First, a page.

Rollout of £500m fleet of new Merseyrail trains moves step closer as RMT Union guard dispute settled
With the long-running dispute over ‘driver-only’ trains settled the new Merseyrail fleet can start to be put into service.
The long-awaited introduction of a new fleet of state-of-the-art Merseyrail trains has taken a huge step forward after a long-running dispute over guard positions was finally settled.
This new position will continue the role of the existing guards on the new trains.
The long-running dispute over the ‘driver-only’ operated trains led to a number of strikes over the last three years, but now both the union and Merseyrail have agreed on the new position.
Rollout of new trains
The RMT agreement marks a huge milestone in terms of finally beginning the roll-out of the new trains on the Merseyrail network. The dispute was one of a number of blockages that have delayed that rollout, with COVID another key factor.
An agreement still needs to be reached with Aslef, the driver’s union, but it is expected that the RMT deal means that deal can also now be struck.
Responding, Mayor of the Liverpool City Region Steve Rotheram said: “The introduction of a new fleet of trains on the Merseyrail network has been a long held ambition, but external issues such as COVID have delayed their implementation.
“This agreement reached with the RMT Union is another important milestone.
“Whilst the cost of living crisis continues, it is essential that public transport remains affordable and we attract more people to ditch the car to achieve our 2040 carbon reduction targets, which is a full decade earlier than National Government.
“We are committed to ensuring that local people are able to enjoy the new trains as soon as possible. There is an important lesson here however: it is only by getting around the table and working together in good faith that you can reach a negotiated resolution to these kinds of situations.”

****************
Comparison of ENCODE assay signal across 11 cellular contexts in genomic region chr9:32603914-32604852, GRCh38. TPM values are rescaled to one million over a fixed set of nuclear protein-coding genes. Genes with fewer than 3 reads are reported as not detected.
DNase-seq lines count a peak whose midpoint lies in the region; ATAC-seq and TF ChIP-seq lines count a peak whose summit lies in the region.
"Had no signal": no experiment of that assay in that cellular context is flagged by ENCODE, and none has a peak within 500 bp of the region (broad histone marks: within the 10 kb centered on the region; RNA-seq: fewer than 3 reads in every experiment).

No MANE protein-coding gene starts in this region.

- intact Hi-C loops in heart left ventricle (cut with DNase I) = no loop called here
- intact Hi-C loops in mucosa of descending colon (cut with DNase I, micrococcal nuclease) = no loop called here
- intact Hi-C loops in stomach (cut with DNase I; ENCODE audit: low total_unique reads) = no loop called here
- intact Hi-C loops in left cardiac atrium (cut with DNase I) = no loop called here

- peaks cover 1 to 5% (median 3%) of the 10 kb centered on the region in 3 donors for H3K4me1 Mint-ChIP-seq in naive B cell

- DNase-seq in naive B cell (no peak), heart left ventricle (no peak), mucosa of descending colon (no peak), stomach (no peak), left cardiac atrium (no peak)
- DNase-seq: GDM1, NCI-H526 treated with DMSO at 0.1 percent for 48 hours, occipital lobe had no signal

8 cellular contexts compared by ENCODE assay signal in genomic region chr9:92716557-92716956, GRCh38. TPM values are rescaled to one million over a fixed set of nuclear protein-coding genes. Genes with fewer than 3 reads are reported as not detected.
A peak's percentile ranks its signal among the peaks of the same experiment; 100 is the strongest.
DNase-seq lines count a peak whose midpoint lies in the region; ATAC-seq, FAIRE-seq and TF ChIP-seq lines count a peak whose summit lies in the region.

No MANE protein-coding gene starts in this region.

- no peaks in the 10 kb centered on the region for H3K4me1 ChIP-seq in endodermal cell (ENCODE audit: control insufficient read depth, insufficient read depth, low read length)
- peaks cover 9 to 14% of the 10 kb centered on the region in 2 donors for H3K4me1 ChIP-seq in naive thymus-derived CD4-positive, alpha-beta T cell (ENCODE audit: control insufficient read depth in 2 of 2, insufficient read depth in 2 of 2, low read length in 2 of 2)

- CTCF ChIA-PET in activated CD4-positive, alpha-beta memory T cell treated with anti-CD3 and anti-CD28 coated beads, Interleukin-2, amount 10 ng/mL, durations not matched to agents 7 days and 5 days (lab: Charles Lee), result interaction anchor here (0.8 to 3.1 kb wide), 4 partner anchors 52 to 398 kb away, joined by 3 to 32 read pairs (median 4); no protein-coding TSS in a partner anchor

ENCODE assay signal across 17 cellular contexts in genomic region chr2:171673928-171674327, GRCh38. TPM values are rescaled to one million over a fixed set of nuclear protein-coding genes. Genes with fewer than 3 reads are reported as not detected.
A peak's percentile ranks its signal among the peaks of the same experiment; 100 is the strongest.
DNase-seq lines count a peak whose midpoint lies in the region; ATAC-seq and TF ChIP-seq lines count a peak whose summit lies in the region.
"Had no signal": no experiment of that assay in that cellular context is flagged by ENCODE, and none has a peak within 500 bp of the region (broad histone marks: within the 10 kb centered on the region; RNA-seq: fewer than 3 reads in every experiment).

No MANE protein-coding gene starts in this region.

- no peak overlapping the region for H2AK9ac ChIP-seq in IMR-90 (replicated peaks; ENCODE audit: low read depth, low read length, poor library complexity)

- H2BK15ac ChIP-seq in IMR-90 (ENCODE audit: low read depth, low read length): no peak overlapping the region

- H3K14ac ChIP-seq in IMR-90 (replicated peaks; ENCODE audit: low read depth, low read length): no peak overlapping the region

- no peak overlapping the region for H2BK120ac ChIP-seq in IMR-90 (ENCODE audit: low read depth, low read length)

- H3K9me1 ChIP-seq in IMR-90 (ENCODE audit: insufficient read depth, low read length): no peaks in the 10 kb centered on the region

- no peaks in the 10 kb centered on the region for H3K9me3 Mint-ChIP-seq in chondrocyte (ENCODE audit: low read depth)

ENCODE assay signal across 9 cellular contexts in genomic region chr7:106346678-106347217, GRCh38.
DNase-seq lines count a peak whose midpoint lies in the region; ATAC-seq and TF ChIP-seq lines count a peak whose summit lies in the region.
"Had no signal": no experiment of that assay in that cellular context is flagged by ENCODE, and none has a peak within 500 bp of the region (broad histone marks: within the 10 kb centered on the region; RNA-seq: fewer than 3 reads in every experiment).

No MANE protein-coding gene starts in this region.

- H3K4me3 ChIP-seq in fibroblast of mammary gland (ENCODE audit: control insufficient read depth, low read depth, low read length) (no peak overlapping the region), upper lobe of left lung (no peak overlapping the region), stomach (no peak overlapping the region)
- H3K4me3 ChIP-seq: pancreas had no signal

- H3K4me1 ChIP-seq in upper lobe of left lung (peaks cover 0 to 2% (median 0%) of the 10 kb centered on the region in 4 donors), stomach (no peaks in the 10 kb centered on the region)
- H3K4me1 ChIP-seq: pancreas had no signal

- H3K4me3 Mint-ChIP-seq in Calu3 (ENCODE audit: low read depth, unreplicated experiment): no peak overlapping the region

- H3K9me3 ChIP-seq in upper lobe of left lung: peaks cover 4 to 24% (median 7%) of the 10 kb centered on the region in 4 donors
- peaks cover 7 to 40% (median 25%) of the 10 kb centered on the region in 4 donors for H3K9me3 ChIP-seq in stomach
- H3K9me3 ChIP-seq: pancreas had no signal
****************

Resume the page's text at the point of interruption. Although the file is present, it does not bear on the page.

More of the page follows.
RMT and Merseyrail agreement
RMT members voted 84% in favour of accepting the company’s proposals in a ballot, the results of which were confirmed earlier this month.
An agreement in principle was reached in 2018, protecting the role of the guard, suspending further industrial action. Despite the in principle agreement, the RMT reported in May that its members had voted against the staff deal for the new Merseyrail trains by a margin of 54.4% to 45.6%.
Following the new ballot, RMT general secretary Mick Lynch told members: “The matter has been subject to recent consideration by the union’s National Executive Committee who note the result of the referendum and I have been instructed to inform the company of our acceptance.”
According to the agreement in principle, train managers will be permanent employees and existing guards will transfer to the role on a salary of around £31,000.
The document added: “It is agreed the implementation date will be when the first new 777 train goes into passenger service. The exact date will be agreed once a firm fleet arrival date has been agreed.
The RMT is now balloting members as to whether to accept a one-year ‘no strings’ offer of 7.1% on basic rates of pay or a £1600 flat rate increase for grades below £24K whichever is the greater. Its National Executive Committee is “strongly recommending” staff vote in favour.